finding innovative ways to minimize the impact on the environment and lower costs through energy and water conservation,
as well as reduced use of packaging material; providing a safe
and inclusive workplace for employees globally; and respecting,
supporting and investing in local communities in which PepsiCo operates. Fulfilling this commitment has led to impressive
results. Low- or zero-calorie beverages, active hydration offerings and juices now comprise 49 percent of the company’s US
beverage volume. And since 2006, PepsiCo has reduced its
water usage by more than 20 percent per unit of production.
PepsiCo annually reports on its progress, also holding regular
meetings with civil society and local communities.
Each of these company examples represents a recognition
of both the opportunity and responsibility that now exists for
all of business. We believe it is time for CEOs to champion
engagement and for business to establish the context needed
for forward progress. In a world of constrained resources and
growing stresses, compromise and choice are required for
forward progress, based on values and with the commitment
of greater societal value.

President and CEO, Edelman

Deputy Chairman, Practices & Sectors
and Global Chair, Corporate Practice
2 0 1 4 | T r u s t Bar o m et er

10

About the Edelman Trust
Barometer
The 2014 Edelman Trust Barometer is the firm’s 14th
annual trust and credibility survey. The survey was
produced by research firm Edelman Berland and
consisted of 20-minute online interviews conducted
October 16, 2013 – November 29, 2013. The 2014
Edelman Trust Barometer online survey sampled
27,000 general population respondents with an oversample of 6,000 informed publics ages 25-64 across
27 countries. All informed publics met the following
criteria: college-educated; household income in the
top quartile for their age in their country; read or
watch business/news media at least several times a
week; follow public policy issues in the news at least
several times a week. For more information, visit:
http://www.edelman.com/insights/intellectualproperty/trust-2014/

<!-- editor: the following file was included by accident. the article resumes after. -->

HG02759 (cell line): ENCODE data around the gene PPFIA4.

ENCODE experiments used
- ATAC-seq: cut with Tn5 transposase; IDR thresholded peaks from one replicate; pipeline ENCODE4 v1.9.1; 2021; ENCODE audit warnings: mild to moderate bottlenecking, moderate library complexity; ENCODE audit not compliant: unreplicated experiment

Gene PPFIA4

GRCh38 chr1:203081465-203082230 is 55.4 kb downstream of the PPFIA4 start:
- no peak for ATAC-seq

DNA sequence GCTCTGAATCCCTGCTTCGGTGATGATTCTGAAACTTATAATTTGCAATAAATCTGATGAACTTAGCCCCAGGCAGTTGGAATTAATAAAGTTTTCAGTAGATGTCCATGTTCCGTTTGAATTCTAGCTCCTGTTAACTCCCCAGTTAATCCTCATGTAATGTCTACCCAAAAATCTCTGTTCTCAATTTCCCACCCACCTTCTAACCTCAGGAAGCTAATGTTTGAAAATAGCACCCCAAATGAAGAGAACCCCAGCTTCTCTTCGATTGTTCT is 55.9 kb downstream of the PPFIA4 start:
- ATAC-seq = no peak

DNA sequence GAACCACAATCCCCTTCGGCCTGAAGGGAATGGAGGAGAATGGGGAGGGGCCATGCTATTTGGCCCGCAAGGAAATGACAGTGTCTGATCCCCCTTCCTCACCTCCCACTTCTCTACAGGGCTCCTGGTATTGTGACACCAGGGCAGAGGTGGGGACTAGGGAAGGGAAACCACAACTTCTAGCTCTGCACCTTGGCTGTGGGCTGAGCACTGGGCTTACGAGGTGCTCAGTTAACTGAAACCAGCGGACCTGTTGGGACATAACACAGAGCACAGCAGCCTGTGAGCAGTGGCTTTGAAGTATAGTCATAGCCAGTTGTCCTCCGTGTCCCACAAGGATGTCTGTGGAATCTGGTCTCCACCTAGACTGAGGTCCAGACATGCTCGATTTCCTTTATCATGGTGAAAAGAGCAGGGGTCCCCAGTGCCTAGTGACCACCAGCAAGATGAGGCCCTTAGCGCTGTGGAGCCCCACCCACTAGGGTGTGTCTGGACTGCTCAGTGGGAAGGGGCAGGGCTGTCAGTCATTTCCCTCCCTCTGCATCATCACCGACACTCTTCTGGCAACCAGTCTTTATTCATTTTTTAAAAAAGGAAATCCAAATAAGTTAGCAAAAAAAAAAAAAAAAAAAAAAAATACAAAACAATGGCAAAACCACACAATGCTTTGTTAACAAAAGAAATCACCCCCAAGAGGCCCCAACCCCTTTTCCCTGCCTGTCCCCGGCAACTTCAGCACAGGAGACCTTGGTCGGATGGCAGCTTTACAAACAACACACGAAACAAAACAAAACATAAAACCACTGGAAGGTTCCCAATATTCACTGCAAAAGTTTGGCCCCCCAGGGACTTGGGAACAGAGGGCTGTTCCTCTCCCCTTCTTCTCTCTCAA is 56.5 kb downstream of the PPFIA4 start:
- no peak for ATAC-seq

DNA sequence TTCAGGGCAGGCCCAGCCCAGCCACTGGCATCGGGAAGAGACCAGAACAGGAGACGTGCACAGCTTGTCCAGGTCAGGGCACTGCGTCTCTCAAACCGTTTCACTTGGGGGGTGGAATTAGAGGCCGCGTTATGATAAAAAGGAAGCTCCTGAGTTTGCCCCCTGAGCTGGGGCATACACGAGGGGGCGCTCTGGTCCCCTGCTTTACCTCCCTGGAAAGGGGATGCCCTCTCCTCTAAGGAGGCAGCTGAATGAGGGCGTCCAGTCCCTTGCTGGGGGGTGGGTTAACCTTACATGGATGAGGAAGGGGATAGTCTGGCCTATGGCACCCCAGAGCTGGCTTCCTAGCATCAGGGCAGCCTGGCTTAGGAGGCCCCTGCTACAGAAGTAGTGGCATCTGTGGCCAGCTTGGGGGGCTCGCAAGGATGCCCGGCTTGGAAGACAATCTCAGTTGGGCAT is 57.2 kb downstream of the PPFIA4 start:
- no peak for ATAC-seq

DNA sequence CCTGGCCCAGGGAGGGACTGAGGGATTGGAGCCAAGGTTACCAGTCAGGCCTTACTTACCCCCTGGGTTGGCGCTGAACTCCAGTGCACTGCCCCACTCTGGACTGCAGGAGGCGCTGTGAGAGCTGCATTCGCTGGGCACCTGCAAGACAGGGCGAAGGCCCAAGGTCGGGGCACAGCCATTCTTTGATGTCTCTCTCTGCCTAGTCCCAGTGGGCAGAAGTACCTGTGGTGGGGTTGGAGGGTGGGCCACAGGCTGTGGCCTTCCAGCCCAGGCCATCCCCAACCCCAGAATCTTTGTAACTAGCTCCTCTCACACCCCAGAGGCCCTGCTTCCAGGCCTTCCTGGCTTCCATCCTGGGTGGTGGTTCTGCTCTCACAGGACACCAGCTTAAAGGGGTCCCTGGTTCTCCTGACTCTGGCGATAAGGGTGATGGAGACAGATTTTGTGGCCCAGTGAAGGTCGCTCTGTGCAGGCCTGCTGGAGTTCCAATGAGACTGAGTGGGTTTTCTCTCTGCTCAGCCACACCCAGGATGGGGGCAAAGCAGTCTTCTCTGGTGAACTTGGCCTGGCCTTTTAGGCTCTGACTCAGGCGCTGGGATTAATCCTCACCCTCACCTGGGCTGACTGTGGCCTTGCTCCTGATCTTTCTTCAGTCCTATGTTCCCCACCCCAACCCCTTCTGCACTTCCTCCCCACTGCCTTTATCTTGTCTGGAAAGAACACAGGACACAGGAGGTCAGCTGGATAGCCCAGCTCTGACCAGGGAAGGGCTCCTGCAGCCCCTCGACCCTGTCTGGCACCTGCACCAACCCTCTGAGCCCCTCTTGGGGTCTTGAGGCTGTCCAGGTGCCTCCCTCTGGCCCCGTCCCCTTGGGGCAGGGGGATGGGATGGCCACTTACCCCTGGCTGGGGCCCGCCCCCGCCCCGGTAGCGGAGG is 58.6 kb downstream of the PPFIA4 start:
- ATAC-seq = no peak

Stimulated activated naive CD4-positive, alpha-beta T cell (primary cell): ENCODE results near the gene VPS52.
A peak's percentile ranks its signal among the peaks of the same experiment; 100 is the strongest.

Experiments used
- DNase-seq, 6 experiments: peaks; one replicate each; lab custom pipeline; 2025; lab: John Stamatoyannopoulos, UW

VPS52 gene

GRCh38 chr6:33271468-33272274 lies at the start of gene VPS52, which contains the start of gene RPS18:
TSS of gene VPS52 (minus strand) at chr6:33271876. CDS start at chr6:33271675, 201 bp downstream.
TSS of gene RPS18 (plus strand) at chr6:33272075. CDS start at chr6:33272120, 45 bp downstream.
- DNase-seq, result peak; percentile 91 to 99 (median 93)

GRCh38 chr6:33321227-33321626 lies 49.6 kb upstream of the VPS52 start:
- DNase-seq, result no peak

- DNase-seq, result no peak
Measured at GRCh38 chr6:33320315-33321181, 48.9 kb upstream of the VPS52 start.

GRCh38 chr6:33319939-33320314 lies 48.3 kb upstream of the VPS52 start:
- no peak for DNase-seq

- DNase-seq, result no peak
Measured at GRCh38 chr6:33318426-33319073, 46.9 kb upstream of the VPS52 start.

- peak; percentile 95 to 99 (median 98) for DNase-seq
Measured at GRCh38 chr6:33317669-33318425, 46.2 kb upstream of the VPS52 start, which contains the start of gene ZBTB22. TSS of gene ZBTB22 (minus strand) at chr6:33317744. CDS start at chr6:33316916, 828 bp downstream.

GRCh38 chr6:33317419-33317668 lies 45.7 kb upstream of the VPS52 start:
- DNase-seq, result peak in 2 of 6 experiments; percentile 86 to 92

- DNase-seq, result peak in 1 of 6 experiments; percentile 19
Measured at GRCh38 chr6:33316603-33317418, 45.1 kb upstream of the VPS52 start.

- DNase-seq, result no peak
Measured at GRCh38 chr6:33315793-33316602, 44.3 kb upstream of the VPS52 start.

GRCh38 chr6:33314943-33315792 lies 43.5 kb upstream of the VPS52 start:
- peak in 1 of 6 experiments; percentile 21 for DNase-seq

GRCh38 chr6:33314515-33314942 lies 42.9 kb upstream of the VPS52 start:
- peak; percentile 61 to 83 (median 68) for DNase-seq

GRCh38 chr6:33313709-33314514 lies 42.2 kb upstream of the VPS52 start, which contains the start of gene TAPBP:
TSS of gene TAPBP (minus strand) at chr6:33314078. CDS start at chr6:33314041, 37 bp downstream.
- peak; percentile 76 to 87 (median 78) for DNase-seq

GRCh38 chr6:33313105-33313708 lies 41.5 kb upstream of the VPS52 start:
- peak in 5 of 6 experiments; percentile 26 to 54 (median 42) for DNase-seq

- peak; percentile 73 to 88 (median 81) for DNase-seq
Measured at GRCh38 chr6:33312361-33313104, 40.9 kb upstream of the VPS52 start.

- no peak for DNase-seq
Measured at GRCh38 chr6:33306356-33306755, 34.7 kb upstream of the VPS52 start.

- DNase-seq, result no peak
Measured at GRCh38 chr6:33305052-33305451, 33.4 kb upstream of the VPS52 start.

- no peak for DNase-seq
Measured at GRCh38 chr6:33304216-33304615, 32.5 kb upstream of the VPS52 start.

About Edelman
Edelman is the world’s largest public relations firm,
with 67 offices and more than 4,800 employees
worldwide, as well as affiliates in more than 30 cities.
Edelman was named Advertising Age’s top-ranked
PR firm of the decade in 2009 and one of its “A-List
Agencies” in both 2010 and 2011; Adweek’s “2011
PR Agency of the Year;” PRWeek’s “2011 Large
PR Agency of the Year;” and The Holmes Report’s
“2013 Global Agency of the Year” and its 2011 “North
American Large Agency of the Year.” Edelman was
named one of the “Best Places to Work” by Advertising Age in 2010 and 2012 and among Glassdoor’s
top five “2011 Best Places to Work.” Edelman owns
specialty firms Edelman Berland (research), Blue
(advertising), BioScience Communications (medical
communications) and agencies Edelman Significa
(Brazil), and Pegasus (China). Visit http://www.
edelman.com for more information.

About Edelman Berland
The Trust Barometer is powered by Edelman Berland. Edelman Berland is a global, full-service market
research firm that provides corporate, non-profit and government clients with strategic intelligence
to make their communications and engagements with stakeholders the smartest they can be. The firm
specializes in qualitative and quantitative research, measurement, tracking and analysis in reputation, branding and communications. Edelman Berland has more than 100 employees in offices serving
clients in more than 50 countries and is part of Edelman, the world’s largest public relations company.
Edelman Berland: Intelligent Engagement

Berland

Intelligent Engagement

On the cover, from top left: Japanese Prime Minister
Shinzo Abe: REUTERS/Toru Hanai; Malala Yousefzai:
REUTERS/Darren Staples; Brazilian Oil and Gas Magnate
Eike Batista: REUTERS/Fred Prouser; Anti-Government
Protests in Turkey: REUTERS/Murad Sezer; Lord Justice Leveson, Chair of The Leveson Inquiry: REUTERS/
Stefan Wermuth; Hong Kong Protests in Favor of Edward Snowden: REUTERS/Bobby Yip; U.S. Government
Shutdown: REUTERS/Mike Theiler